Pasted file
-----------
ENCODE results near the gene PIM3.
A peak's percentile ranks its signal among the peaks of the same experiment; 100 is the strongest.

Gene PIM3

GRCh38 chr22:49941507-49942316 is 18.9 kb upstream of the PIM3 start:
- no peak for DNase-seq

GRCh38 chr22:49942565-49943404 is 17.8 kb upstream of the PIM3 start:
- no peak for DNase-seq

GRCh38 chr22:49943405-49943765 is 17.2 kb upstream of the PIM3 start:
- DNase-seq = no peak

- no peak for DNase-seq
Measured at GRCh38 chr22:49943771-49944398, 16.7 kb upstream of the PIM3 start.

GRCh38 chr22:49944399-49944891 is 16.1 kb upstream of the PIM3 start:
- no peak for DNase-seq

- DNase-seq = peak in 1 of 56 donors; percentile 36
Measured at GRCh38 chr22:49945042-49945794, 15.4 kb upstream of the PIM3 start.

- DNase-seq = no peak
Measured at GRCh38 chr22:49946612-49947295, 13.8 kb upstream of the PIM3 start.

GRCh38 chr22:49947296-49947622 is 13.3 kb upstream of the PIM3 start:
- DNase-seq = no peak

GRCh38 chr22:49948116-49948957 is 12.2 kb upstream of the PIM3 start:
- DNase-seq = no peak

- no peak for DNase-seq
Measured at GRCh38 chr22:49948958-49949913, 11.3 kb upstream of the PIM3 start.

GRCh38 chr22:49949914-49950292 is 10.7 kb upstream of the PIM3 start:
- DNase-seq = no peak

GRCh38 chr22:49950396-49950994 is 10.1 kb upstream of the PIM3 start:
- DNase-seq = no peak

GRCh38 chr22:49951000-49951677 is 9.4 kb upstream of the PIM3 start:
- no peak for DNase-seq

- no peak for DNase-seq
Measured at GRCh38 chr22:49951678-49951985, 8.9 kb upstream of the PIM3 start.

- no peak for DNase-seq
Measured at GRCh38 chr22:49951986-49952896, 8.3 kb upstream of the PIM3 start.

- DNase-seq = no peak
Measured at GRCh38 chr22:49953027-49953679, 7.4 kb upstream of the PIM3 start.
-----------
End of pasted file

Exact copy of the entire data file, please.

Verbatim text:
ENCODE results near the gene PIM3.
A peak's percentile ranks its signal among the peaks of the same experiment; 100 is the strongest.

Gene PIM3

GRCh38 chr22:49941507-49942316 is 18.9 kb upstream of the PIM3 start:
- no peak for DNase-seq

GRCh38 chr22:49942565-49943404 is 17.8 kb upstream of the PIM3 start:
- no peak for DNase-seq

GRCh38 chr22:49943405-49943765 is 17.2 kb upstream of the PIM3 start:
- DNase-seq = no peak

- no peak for DNase-seq
Measured at GRCh38 chr22:49943771-49944398, 16.7 kb upstream of the PIM3 start.

GRCh38 chr22:49944399-49944891 is 16.1 kb upstream of the PIM3 start:
- no peak for DNase-seq

- DNase-seq = peak in 1 of 56 donors; percentile 36
Measured at GRCh38 chr22:49945042-49945794, 15.4 kb upstream of the PIM3 start.

- DNase-seq = no peak
Measured at GRCh38 chr22:49946612-49947295, 13.8 kb upstream of the PIM3 start.

GRCh38 chr22:49947296-49947622 is 13.3 kb upstream of the PIM3 start:
- DNase-seq = no peak

GRCh38 chr22:49948116-49948957 is 12.2 kb upstream of the PIM3 start:
- DNase-seq = no peak

- no peak for DNase-seq
Measured at GRCh38 chr22:49948958-49949913, 11.3 kb upstream of the PIM3 start.

GRCh38 chr22:49949914-49950292 is 10.7 kb upstream of the PIM3 start:
- DNase-seq = no peak

GRCh38 chr22:49950396-49950994 is 10.1 kb upstream of the PIM3 start:
- DNase-seq = no peak

GRCh38 chr22:49951000-49951677 is 9.4 kb upstream of the PIM3 start:
- no peak for DNase-seq

- no peak for DNase-seq
Measured at GRCh38 chr22:49951678-49951985, 8.9 kb upstream of the PIM3 start.

- no peak for DNase-seq
Measured at GRCh38 chr22:49951986-49952896, 8.3 kb upstream of the PIM3 start.

- DNase-seq = no peak
Measured at GRCh38 chr22:49953027-49953679, 7.4 kb upstream of the PIM3 start.